Ballinastack Dancehall

There was a well-known dancehall in the village known as Ballinastack Hall. In the late 1880s it was a herd house. It was burned down in 1922 by the Black and Tans. It was rebuilt in 1925 and used as a dwelling house for a period. Tommy Coyne opened it as a dance hall in 1929. His brother-in-law, Peter Moore, acted as foreman. Ned Fahy and his brother built the hall and Ned acted as doorman as well as playing the fiddle from time to time. The admission fee was 3s 9d which at the time was the price of a suck calf. The ladies outnumbered the men by five to one. A drink license was granted and there was no shortage of liquor! The Ernie Barber band which at the time was the biggest band in Ireland played in the hall. An Offaly man by the name of Stephen Garvey also played there. The biggest dance of the year was held on Christmas Night.

It was in use from the 1930s up until the late 1950s. In the early 1940s it was extended and a new maple floor was fitted. It was said to have been the first maple floor in the west of Ireland. It had a tea room, sweet shop and Shebeen, where scores of men and women met their husbands and wives. During World War 2 petrol was rationed. Those who could get petrol came in cars but the main mode of transport was bicycles and in the summertime they even came in traps and sidecars. Travelling shows used to come there regularly. It was also used as a cinema for a number of years. In the summer of 1952 Ardeevin National School was accidentally burned and the hall was used as a school until the new school was finished in 1955. The hall closed in 1955 and it was demolished in 1975.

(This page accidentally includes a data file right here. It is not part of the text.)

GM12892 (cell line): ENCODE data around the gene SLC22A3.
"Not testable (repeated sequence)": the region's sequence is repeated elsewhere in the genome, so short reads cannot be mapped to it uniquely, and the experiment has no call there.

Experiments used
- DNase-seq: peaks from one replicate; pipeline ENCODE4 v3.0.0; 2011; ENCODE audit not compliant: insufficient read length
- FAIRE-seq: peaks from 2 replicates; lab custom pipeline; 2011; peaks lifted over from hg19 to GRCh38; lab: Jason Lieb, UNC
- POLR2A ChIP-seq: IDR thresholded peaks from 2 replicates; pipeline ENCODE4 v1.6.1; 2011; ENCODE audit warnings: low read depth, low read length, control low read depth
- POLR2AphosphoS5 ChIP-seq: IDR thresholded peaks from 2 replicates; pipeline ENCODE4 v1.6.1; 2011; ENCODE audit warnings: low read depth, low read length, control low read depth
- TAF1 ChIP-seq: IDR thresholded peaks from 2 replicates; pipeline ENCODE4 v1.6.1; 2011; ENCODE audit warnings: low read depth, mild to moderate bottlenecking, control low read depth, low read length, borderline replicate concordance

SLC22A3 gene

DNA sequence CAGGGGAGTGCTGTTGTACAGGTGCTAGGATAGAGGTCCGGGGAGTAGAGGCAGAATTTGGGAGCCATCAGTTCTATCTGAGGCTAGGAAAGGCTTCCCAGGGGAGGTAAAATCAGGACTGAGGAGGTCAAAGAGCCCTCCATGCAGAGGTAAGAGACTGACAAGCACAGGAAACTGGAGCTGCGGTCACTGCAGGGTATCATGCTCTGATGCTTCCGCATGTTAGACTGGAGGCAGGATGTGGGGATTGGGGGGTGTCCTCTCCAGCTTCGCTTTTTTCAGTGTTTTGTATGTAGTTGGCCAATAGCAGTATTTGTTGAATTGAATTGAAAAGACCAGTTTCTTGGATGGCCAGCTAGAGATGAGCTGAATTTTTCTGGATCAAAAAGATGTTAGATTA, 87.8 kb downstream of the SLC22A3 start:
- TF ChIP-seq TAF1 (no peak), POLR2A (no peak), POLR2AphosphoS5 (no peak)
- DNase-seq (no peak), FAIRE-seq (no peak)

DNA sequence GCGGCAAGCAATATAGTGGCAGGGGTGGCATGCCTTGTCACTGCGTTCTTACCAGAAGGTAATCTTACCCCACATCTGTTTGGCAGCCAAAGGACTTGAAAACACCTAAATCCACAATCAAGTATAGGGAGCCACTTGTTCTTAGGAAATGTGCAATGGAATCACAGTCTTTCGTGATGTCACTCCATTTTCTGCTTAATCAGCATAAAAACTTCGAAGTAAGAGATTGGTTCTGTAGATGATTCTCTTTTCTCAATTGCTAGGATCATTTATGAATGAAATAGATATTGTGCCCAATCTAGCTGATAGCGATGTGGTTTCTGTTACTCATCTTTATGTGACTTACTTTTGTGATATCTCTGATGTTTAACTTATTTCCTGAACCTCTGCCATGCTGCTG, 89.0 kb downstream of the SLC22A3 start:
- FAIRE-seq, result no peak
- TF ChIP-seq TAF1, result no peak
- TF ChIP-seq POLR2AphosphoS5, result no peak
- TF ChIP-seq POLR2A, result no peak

There was an active drama group in Ballinastack. Plays were rehearsed in a rambling house in the townland known as “Cooneys” and staged in Ballinastack Hall, Glenamaddy Town Hall, Williamstown Town Hall, Flanagan’s in Ballymoe and in the Cummer Ballroom on the Tuam to Galway road. There was a great social life in Ballinastack in those years. It was from here that some of the sets and curtains came that supported the staging of the first plays by the now famous Glenamaddy Drama Festival. There was a great social life in Ballinastack in those years. It was a lovely place in which to grow up and it holds precious memories for many people.

Tom Mannion, Ballinastack 
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